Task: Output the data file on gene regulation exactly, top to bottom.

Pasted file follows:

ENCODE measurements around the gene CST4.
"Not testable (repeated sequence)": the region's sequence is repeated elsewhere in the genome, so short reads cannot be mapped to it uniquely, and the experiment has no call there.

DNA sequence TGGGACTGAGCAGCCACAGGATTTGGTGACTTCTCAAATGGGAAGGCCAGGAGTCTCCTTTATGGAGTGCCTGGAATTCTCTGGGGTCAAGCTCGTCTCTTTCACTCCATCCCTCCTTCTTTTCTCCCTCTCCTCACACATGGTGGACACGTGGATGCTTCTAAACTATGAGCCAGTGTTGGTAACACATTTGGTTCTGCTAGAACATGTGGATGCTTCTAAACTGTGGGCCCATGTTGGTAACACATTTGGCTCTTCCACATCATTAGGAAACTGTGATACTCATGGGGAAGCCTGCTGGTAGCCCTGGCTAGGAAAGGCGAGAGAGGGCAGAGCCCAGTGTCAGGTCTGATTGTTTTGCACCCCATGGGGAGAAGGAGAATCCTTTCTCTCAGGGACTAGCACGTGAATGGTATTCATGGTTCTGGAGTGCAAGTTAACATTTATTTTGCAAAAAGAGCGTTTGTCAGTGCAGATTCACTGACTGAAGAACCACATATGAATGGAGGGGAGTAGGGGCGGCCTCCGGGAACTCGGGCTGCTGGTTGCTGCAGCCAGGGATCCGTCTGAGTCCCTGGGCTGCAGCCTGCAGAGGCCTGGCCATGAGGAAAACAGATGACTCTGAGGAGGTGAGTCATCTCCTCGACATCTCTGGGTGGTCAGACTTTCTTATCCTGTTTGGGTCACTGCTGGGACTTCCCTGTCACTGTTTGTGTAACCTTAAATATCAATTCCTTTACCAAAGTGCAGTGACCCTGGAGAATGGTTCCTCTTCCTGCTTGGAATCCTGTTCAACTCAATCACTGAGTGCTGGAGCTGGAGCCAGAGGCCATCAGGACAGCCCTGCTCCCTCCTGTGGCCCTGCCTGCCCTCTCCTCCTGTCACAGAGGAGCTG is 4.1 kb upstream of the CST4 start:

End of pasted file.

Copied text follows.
ENCODE measurements around the gene CST4.
"Not testable (repeated sequence)": the region's sequence is repeated elsewhere in the genome, so short reads cannot be mapped to it uniquely, and the experiment has no call there.

DNA sequence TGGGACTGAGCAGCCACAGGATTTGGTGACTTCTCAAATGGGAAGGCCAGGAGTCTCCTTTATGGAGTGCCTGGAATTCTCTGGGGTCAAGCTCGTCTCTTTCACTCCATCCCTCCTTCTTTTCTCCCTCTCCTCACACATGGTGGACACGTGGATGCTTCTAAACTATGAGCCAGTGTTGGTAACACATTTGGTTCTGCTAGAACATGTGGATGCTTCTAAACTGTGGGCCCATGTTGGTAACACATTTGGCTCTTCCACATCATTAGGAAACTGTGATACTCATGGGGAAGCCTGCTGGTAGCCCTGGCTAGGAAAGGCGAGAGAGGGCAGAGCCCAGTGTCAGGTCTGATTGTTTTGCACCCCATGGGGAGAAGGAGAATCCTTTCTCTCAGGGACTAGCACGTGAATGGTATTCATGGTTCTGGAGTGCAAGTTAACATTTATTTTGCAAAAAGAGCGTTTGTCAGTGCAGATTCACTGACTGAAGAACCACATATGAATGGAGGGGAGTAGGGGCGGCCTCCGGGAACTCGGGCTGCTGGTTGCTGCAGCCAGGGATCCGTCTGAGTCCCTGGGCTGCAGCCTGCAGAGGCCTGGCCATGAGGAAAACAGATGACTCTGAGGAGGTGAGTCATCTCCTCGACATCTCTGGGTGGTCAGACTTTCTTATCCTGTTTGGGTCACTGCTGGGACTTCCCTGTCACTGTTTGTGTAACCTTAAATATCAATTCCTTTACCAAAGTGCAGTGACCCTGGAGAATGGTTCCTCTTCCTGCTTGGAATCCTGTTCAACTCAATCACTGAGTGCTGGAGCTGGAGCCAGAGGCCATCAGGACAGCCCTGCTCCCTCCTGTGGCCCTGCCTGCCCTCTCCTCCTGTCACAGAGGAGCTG is 4.1 kb upstream of the CST4 start: